According to Bloomberg,
Potential shortfalls in enrollment for President Barack Obama’s health-care overhaul would put a 30 percent dent in projections for U.S. prescription-drug sales in 2017, a report from IMS Health Inc. shows.
That worst-case scenario would translate to $320 billion in drug spending, according to the report. The best case is supposed to be $460 billion, boosted by demand from the health law’s expansion of insurance coverage and medical screenings, and removal of restrictions on pre-existing conditions.
Expenditures in the $2.7 trillion U.S. health-care system have doubled since 1980, growing to 18 percent of gross domestic product and leading to financial success for drugmakers, hospitals and insurers. The 2010 health law’s promise of making medical coverage an affordable possibility for at least 25 million uninsured people was projected to provide another boost.
“There’s a lot at stake,” Michael Kleinrock, director of research at the IMS Institute for Healthcare Informatics, said in a telephone interview. “This would be a very dramatic decline. We don’t think that that kind of sky-is-falling scenario is most likely, but it is not off the table.”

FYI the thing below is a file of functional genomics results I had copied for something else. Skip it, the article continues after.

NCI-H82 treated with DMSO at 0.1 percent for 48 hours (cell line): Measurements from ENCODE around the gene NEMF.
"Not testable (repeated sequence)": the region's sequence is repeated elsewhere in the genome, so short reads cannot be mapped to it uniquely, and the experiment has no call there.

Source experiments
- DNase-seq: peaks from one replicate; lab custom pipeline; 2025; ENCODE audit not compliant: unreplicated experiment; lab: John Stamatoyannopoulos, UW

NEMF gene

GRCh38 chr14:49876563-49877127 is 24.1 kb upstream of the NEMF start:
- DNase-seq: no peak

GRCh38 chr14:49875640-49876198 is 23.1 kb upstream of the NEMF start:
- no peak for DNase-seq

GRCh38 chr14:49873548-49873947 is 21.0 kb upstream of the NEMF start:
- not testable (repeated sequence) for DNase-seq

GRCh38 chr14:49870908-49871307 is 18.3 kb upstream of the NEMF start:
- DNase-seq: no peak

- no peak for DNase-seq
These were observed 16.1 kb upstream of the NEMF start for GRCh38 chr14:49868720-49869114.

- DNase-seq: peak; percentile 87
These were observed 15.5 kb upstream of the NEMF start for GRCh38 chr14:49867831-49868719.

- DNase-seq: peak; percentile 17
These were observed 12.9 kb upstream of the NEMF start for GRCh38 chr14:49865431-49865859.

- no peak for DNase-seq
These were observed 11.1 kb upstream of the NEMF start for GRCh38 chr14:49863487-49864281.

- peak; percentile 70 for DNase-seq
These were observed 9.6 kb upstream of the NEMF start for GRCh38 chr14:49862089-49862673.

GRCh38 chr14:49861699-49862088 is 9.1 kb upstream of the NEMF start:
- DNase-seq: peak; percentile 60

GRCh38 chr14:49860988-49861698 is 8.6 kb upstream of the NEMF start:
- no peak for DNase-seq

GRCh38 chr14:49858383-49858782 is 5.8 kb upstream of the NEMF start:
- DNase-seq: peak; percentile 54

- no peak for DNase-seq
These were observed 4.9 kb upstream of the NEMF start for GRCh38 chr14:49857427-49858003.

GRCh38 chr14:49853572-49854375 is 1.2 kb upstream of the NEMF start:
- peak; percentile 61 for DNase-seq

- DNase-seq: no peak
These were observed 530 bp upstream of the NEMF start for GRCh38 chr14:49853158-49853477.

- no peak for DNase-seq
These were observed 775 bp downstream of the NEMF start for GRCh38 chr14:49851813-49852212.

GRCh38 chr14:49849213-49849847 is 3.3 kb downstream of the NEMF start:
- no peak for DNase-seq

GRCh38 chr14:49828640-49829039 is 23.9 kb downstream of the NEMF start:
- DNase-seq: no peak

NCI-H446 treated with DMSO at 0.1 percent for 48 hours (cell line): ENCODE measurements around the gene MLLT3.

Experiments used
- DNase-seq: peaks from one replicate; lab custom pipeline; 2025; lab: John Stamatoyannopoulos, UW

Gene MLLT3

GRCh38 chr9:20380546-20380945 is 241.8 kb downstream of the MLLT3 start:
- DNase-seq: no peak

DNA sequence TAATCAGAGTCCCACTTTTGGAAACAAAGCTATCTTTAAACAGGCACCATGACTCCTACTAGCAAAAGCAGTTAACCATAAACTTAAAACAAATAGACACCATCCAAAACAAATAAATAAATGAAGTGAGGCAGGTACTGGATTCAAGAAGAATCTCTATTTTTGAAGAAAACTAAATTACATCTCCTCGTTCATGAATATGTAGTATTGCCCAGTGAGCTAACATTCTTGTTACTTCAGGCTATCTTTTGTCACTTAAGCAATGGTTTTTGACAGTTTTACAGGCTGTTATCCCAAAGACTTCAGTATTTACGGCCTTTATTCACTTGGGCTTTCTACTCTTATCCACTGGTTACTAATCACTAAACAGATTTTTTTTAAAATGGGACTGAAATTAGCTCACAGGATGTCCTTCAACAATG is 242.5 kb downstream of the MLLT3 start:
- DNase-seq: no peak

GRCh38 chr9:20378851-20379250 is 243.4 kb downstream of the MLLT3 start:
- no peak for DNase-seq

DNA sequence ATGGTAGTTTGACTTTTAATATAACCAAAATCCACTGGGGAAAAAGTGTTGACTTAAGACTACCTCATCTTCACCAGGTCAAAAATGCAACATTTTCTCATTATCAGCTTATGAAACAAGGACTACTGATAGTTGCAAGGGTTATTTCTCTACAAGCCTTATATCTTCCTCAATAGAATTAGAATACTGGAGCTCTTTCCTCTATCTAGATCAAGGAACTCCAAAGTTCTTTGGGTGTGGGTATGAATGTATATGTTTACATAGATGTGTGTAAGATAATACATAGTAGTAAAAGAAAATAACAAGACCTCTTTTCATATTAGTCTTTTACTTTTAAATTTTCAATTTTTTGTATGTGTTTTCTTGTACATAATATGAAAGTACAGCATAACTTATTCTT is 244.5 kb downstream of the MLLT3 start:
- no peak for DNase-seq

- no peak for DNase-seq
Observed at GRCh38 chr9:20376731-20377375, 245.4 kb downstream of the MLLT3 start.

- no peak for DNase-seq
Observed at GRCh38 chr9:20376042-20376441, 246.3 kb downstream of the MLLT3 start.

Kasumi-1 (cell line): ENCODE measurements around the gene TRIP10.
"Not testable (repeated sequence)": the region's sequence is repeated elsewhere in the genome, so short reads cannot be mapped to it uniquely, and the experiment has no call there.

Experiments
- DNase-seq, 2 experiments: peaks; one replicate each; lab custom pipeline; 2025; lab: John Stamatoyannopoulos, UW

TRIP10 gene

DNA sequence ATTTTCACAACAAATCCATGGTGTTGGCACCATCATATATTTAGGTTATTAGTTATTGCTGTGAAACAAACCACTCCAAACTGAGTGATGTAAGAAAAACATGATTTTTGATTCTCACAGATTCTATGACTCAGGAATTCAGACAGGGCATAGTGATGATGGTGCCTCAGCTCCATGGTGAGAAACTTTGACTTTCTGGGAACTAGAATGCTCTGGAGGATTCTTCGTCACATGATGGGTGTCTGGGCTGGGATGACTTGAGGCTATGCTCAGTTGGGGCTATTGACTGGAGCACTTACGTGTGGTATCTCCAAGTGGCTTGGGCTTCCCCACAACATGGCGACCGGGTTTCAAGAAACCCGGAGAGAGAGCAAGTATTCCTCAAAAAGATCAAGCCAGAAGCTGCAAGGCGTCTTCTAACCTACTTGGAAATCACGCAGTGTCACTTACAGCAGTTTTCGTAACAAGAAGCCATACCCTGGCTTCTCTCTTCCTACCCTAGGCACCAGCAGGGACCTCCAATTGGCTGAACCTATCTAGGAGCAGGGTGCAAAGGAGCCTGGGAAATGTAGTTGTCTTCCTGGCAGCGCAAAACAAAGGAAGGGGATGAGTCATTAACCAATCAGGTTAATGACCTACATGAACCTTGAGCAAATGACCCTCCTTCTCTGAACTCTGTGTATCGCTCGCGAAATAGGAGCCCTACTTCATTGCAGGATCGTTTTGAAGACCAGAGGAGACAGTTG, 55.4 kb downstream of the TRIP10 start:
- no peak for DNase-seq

Last month, 106,185 people enrolled in private health plans through insurance exchanges that debuted Oct. 1 as part of the Patient Protection and Affordable Care Act of 2010. U.S. health officials had a goal of enrolling 800,000 people through November and an estimated 7 million sign-ups were predicted for the first year.
A middle ground that involves a slower coverage expansion would generate as much as $380 billion in U.S. drug spending in 2017, according to the report from Kleinrock’s group, which is the research arm of IMS Health, a drug sales analysis company based in Danbury, Connecticut. Drug spending in 2012 was about $328 billion, the group said.
Still, global spending on drugs is projected to surpass $1 trillion in 2014 for the first time, and reach $1.2 trillion in 2017. The growth of as much as $235 billion from 2012 to 2017 would roughly match the $234 billion increase in the prior five years, according to the report.
Oncology drugs will see the most spending in developed countries, with sales of as much as $84 billion in 2017, followed by $39 billion on diabetes drugs, IMS said. Pain medicines will lead the way in emerging markets, with as much as $25 billion in spending.
Spending on generic drugs may make up 21 percent of sales in developed countries in 2017 from 16 percent in 2012, the report found.